June 22, 2010

Texas got something right

Via Religion Clause — A federal court in Texas denied the Institute for Creation Research Graduate Studies program's attempt to have its "Master's Degree" in "science education" certified by the State.

The ICR made a series of constitutional claims to its rights to be a collection of buffoons but was told to go pound sand pursuant to each. At least, they seemed to make those claims. The court had to guess:
[A]lthough it is difficult to follow ICRGS’s complaint, it appears ICRGS contends the Board engaged in "viewpoint discrimination" against ICRGS, thereby violating its constitutional rights to free exercise of religion, free speech, and equal protection.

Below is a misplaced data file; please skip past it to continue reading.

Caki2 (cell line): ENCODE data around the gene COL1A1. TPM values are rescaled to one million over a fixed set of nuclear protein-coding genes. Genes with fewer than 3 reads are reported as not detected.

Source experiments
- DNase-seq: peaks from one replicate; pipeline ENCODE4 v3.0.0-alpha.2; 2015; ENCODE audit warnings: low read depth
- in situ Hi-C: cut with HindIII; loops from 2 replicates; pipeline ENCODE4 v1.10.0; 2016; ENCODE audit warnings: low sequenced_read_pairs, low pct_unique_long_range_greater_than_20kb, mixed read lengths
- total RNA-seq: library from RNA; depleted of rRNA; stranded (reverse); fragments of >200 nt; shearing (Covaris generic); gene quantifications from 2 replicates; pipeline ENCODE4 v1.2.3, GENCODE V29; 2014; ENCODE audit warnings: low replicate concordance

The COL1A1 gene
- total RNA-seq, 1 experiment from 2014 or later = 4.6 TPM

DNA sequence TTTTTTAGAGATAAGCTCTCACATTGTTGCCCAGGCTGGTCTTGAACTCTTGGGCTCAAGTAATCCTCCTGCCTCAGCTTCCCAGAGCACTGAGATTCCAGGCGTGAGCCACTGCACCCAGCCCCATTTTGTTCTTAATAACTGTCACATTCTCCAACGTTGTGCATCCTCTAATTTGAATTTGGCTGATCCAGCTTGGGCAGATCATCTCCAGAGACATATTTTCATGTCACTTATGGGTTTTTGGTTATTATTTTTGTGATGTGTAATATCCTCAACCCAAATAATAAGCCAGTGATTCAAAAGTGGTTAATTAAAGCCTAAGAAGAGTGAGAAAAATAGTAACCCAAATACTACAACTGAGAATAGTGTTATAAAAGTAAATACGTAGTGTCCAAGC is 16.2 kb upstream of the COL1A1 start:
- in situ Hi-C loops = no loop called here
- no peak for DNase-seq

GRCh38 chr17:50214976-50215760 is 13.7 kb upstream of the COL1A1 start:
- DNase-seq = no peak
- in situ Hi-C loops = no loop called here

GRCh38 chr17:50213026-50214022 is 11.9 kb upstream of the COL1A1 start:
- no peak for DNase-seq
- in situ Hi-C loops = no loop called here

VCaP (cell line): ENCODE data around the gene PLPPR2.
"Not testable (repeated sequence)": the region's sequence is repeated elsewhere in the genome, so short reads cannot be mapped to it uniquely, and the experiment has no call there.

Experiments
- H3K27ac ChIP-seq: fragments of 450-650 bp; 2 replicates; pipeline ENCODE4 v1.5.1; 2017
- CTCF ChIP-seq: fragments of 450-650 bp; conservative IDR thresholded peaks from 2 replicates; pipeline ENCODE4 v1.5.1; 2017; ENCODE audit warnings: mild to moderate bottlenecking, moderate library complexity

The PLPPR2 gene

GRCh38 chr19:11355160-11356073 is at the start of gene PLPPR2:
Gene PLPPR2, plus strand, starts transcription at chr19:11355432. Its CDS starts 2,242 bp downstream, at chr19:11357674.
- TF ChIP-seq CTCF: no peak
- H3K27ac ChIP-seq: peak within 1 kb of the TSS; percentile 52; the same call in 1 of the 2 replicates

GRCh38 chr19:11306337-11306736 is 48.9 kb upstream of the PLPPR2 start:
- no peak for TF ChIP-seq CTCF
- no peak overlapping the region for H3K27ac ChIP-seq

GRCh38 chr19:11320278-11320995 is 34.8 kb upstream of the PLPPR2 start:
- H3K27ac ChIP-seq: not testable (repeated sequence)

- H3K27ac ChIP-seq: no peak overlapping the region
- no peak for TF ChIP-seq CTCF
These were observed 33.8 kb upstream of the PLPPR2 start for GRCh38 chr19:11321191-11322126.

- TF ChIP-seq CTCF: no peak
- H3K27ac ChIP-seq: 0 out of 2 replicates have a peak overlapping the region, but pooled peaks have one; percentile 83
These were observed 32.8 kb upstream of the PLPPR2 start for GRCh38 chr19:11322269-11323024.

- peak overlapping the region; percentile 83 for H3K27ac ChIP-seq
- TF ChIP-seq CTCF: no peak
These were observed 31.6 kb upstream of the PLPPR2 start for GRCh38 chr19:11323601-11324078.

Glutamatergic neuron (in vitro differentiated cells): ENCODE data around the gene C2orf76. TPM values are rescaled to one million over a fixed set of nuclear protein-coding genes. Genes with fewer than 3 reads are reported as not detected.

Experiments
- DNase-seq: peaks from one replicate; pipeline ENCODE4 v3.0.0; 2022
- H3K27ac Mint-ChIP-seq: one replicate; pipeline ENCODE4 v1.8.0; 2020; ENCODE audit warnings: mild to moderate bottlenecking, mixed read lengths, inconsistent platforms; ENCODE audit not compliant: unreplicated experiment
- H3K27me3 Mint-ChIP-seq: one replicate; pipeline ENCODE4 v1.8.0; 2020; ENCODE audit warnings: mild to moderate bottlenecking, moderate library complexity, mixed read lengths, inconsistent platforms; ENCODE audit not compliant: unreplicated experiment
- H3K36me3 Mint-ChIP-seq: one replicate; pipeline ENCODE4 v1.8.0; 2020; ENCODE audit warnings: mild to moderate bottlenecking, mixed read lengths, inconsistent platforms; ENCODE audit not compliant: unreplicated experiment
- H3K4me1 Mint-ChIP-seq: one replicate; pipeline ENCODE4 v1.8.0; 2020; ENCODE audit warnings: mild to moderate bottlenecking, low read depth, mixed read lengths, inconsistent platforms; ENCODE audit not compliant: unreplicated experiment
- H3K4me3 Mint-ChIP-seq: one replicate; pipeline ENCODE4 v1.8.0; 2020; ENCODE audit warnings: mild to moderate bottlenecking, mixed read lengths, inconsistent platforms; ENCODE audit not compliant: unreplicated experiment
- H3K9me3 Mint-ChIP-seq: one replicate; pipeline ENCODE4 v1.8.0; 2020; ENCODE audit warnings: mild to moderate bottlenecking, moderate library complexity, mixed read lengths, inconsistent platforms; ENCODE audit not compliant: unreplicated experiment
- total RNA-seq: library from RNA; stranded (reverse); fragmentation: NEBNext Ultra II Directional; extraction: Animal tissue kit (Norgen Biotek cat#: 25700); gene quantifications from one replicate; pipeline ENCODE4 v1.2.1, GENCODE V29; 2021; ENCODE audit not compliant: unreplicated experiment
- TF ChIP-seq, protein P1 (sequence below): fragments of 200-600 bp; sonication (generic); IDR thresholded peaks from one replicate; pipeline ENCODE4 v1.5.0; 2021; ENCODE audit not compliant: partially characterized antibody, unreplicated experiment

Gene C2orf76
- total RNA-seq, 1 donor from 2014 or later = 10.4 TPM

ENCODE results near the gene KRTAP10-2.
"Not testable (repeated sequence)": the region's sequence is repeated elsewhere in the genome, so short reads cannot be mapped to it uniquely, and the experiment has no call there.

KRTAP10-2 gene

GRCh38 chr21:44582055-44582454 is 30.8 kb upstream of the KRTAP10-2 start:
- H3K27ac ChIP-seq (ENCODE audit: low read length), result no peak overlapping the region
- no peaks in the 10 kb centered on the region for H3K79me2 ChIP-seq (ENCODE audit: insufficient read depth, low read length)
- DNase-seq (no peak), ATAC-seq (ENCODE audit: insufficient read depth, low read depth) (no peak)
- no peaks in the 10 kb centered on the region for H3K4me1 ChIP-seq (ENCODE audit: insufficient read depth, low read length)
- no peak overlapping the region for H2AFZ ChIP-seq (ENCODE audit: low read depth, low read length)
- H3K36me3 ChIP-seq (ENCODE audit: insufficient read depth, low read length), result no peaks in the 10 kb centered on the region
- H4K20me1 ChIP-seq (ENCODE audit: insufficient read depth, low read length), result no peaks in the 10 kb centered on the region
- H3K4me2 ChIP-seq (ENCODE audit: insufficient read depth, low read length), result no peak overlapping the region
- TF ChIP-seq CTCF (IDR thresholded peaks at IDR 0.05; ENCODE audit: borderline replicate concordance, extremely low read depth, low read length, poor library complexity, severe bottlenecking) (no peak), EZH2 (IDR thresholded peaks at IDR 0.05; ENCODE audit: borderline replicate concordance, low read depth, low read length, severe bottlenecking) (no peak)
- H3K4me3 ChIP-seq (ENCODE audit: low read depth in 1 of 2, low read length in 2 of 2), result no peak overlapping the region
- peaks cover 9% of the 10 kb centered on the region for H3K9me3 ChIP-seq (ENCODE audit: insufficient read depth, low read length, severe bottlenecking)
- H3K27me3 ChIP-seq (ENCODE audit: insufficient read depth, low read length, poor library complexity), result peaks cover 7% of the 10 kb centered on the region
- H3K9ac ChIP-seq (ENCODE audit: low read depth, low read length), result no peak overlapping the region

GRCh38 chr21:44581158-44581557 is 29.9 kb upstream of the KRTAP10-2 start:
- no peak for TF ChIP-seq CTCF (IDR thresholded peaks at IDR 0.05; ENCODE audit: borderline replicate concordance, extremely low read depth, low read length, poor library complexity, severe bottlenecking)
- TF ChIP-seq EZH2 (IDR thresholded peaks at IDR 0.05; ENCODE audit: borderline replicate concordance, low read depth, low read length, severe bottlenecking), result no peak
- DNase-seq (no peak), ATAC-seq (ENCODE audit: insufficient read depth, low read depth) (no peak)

In what appears to be an attempt to raise a substantive due process claim, ICRGS also asserts the Board "us[ed] arbitrary norms and procedures to deny ICRGS a license to which it was duly entitled."
So the ICR won't be looking to accredit its law school at this point.

The frightening thing is that the ICR did at first have its "Master's Degree" certified by the State, but the Board revisited the application with a different team of inspectors who knew exactly what those madcaps were up to and who put the kibosh on the initial approval.

That's when the "biblical scientific creationists" sued and last week finally got tackled down by another white male Republican appointed by a member of the Bush family of strict constructionists.

Creationists have never won a court case since John T. Scopes was fined $100 in 1925. But Senate candidate Ron Johnson supports it.

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